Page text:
Victorian-American newspapers illustrate the rules of etiquette governing New Year’s calls. Society’s expectations were made public and adherence expected. What did proper decorum require on January 1?
The Victorian Era drew to a close in January, 1901 with the death of Queen Victoria. The newspaper article I share within this post comes from July, 1902 (technically the Edwardian Era), but society’s expectations of table manners and propriety at a summer resort hadn’t changed. This article covers a few of the many, many “Summer Resorts” in the Victorian-Era United States and touches on why these resorts were so loved.
The first spark of an idea for my new release (Courting Miss Cartwright) came from The Reverend George W. Hudson 1883 book: The Marriage Guide for Young Men: A Manual of Courtship and Marriage. While this “self help” book is now in the public domain, I don’t quote the book directly; I used it as a springboard, a frame of reference, as the ideas, attitudes, and advice expressed within it are common within the latter Victorian-era. I share a segment of Hudson’s book as this true-to-life argument for methodically choosing the right woman to fall in love with becomes a major part of my new novella. Courting Miss Cartwright will debut in three days (7-30-16) within the Western Historical Romance Boxed Set Cowboys & Calico.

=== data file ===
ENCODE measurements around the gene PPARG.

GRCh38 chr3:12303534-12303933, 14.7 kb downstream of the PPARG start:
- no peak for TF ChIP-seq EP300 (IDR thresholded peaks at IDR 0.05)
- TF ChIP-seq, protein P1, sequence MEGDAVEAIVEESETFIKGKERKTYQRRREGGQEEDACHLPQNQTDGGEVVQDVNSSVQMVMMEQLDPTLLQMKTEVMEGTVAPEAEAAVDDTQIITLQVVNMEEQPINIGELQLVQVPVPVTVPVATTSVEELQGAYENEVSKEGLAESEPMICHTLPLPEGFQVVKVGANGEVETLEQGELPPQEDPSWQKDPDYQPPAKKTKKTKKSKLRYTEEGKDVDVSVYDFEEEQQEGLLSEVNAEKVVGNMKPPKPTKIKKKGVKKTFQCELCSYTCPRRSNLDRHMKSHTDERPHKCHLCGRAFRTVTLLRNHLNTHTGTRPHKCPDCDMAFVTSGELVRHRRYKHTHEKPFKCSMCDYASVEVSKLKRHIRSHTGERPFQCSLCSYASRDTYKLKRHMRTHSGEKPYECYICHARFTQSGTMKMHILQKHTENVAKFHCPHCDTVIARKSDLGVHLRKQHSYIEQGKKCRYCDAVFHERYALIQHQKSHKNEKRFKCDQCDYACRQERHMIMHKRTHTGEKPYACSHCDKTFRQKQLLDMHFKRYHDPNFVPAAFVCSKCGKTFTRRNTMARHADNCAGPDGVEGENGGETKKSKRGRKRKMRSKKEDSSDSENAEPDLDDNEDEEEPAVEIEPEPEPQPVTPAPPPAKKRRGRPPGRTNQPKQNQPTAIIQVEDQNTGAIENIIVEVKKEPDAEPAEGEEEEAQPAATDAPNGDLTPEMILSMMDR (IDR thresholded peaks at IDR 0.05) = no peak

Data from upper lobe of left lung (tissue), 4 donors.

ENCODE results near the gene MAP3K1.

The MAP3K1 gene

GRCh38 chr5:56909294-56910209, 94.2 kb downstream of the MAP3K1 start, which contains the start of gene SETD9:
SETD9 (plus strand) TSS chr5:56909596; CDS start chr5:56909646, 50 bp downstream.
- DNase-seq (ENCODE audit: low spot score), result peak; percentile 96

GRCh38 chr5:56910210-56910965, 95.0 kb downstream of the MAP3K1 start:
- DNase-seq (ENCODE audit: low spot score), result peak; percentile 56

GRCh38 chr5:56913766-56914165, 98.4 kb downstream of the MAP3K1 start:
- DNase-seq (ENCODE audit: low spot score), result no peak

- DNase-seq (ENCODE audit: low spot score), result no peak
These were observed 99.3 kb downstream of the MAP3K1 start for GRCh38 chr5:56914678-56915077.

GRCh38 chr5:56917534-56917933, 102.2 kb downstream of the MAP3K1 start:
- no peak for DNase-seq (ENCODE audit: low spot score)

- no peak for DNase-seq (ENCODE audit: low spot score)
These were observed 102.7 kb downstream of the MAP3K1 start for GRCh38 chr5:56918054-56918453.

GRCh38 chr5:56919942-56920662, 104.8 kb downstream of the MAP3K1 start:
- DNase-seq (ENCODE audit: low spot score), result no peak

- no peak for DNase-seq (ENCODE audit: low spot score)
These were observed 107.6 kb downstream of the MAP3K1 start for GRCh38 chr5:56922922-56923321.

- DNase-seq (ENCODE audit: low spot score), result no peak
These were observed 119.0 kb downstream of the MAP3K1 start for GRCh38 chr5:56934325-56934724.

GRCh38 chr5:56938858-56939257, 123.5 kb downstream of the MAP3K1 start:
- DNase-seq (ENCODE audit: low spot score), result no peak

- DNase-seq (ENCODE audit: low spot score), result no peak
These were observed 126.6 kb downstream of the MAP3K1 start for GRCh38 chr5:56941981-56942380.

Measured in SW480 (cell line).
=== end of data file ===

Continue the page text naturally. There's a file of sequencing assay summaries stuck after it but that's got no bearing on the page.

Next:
19th Century young ladies (and gentlemen) learned a great deal about etiquette from their mothers, finishing schools, and from the societal expectations around them. The true art of conversation was a significant skill taught and expected within society, whether Philadelphia’s Old Money or the rural frontier. After all, conversation was a key element of an evening’s entertainment, courtship, and the Victorian Era’s social expectations.